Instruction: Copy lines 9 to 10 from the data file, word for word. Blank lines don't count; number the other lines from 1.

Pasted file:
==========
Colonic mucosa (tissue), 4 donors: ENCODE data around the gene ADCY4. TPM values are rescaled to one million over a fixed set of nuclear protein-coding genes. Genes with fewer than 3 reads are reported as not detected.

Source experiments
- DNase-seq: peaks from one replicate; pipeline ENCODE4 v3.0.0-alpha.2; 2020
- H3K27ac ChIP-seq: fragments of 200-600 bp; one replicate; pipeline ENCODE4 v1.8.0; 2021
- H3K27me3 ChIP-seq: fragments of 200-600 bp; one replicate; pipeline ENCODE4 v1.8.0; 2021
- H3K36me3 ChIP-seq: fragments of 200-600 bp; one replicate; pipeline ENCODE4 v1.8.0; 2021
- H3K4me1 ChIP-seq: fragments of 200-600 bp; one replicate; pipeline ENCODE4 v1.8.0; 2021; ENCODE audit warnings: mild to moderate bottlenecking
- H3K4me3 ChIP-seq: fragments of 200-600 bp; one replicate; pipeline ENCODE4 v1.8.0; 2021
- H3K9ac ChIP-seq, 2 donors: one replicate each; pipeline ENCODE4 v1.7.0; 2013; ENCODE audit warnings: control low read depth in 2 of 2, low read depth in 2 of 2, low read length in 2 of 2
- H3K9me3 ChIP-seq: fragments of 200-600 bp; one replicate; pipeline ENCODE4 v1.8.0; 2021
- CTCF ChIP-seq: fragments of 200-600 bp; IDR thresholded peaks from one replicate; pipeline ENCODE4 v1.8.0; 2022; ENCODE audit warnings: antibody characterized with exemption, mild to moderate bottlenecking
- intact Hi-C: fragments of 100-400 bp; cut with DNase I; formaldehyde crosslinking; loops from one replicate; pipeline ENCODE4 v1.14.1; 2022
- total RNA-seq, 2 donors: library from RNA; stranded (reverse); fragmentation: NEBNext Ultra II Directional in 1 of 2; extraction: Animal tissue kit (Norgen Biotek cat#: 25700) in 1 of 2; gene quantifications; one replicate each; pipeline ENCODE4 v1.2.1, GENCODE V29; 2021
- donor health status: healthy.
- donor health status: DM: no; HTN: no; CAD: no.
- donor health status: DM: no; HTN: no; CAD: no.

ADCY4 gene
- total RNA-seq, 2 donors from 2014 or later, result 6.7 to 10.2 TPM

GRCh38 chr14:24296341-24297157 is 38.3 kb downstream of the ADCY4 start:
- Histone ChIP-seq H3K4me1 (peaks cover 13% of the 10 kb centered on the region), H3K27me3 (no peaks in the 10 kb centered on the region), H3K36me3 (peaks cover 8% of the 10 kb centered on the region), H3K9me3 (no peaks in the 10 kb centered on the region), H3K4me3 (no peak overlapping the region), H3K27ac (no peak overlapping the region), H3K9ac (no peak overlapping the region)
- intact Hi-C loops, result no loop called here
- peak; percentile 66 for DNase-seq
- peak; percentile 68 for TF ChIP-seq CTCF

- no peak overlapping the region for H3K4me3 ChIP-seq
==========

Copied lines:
- H3K9ac ChIP-seq, 2 donors: one replicate each; pipeline ENCODE4 v1.7.0; 2013; ENCODE audit warnings: control low read depth in 2 of 2, low read depth in 2 of 2, low read length in 2 of 2
- H3K9me3 ChIP-seq: fragments of 200-600 bp; one replicate; pipeline ENCODE4 v1.8.0; 2021